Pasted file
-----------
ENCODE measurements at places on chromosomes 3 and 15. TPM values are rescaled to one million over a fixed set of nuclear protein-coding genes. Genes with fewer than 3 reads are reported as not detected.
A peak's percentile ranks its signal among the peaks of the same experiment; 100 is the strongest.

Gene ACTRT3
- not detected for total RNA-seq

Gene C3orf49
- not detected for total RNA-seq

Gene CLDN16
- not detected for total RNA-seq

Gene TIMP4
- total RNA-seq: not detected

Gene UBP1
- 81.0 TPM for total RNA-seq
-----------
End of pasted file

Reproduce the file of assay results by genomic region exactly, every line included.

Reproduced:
ENCODE measurements at places on chromosomes 3 and 15. TPM values are rescaled to one million over a fixed set of nuclear protein-coding genes. Genes with fewer than 3 reads are reported as not detected.
A peak's percentile ranks its signal among the peaks of the same experiment; 100 is the strongest.

Gene ACTRT3
- not detected for total RNA-seq

Gene C3orf49
- not detected for total RNA-seq

Gene CLDN16
- not detected for total RNA-seq

Gene TIMP4
- total RNA-seq: not detected

Gene UBP1
- 81.0 TPM for total RNA-seq